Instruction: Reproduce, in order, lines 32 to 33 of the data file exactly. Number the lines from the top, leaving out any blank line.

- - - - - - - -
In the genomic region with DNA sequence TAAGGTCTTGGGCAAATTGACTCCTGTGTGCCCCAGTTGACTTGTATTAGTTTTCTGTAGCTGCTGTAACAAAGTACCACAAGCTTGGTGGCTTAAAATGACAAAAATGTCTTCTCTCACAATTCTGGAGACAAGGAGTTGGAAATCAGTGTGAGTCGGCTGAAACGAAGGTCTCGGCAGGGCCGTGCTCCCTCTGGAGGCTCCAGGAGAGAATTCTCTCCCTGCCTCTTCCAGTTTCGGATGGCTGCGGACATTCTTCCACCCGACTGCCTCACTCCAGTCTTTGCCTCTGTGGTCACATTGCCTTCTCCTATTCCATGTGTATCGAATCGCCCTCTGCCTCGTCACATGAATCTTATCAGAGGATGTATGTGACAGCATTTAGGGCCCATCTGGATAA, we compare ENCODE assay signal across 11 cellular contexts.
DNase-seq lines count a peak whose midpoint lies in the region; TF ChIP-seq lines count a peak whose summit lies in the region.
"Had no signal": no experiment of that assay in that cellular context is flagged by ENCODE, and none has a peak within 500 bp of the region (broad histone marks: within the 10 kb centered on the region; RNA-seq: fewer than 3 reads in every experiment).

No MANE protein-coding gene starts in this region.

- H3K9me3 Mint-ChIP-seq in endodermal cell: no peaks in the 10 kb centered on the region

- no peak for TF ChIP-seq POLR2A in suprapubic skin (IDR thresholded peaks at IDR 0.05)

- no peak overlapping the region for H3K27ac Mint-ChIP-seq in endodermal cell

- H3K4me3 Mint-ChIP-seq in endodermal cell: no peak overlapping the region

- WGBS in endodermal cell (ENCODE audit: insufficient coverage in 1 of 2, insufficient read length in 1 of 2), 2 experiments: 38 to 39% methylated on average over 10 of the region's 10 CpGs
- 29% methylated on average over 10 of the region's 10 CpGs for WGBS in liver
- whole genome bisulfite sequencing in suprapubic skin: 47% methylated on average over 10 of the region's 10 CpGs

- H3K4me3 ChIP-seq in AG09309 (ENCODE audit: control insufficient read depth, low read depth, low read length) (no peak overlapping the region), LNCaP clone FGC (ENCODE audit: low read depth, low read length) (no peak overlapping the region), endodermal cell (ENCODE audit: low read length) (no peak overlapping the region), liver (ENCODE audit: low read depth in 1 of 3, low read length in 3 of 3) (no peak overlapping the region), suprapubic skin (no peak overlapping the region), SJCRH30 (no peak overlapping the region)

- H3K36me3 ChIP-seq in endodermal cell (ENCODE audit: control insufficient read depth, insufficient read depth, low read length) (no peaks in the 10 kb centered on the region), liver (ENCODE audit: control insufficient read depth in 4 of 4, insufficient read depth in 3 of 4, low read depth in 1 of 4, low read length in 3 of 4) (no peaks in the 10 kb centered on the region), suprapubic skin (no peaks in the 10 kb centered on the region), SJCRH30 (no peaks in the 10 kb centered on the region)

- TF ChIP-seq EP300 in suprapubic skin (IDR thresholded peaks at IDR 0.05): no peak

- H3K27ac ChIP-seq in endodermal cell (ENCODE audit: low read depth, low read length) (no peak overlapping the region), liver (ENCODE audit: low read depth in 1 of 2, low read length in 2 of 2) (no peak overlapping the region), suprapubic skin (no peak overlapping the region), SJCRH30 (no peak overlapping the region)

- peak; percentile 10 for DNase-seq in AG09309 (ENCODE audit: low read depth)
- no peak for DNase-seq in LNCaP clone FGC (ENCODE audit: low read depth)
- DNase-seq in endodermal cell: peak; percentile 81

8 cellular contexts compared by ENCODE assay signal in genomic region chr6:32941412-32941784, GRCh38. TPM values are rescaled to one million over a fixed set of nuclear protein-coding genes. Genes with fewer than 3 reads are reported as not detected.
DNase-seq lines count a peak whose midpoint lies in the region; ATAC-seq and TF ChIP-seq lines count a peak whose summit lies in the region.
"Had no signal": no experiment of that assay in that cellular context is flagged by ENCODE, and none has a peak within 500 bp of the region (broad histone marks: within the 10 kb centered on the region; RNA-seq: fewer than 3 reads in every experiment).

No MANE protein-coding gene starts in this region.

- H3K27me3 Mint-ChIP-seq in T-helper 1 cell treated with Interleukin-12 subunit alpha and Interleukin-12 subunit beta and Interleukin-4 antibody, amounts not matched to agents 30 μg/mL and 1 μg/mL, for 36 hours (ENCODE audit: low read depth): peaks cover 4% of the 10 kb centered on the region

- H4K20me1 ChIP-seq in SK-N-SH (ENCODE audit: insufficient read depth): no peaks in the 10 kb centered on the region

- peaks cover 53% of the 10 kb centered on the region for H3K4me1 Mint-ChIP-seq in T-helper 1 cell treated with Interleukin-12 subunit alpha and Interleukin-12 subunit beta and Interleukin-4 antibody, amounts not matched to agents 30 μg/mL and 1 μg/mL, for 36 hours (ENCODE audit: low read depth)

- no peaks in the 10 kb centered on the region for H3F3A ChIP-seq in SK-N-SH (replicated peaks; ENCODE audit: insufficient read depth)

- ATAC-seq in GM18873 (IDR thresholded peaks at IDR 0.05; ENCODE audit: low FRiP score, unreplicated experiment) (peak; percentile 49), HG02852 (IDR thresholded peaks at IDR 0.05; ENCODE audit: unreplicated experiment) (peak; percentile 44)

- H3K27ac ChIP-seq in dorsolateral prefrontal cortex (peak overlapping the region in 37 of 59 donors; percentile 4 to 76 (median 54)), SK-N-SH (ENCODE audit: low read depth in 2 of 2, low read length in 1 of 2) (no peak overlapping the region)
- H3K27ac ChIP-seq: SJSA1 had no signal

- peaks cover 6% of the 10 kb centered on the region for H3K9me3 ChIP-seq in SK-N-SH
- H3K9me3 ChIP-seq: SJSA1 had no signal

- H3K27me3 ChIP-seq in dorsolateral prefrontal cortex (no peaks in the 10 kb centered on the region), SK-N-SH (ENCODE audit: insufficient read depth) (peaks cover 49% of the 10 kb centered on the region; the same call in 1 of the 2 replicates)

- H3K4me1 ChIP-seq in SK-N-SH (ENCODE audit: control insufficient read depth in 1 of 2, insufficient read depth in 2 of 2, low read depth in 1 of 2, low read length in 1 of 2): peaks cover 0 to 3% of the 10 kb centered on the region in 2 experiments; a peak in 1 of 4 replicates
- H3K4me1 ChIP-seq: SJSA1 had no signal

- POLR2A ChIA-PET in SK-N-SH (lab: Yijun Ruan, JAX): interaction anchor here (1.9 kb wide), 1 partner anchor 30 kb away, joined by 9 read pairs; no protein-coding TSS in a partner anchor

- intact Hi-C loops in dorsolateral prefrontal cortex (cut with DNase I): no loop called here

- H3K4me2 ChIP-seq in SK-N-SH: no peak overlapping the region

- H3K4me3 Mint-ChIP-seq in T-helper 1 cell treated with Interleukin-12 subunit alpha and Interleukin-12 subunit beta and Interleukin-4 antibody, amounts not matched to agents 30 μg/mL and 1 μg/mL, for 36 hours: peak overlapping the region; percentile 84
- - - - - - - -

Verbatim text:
- H3K27me3 ChIP-seq in dorsolateral prefrontal cortex (no peaks in the 10 kb centered on the region), SK-N-SH (ENCODE audit: insufficient read depth) (peaks cover 49% of the 10 kb centered on the region; the same call in 1 of the 2 replicates)

- H3K4me1 ChIP-seq in SK-N-SH (ENCODE audit: control insufficient read depth in 1 of 2, insufficient read depth in 2 of 2, low read depth in 1 of 2, low read length in 1 of 2): peaks cover 0 to 3% of the 10 kb centered on the region in 2 experiments; a peak in 1 of 4 replicates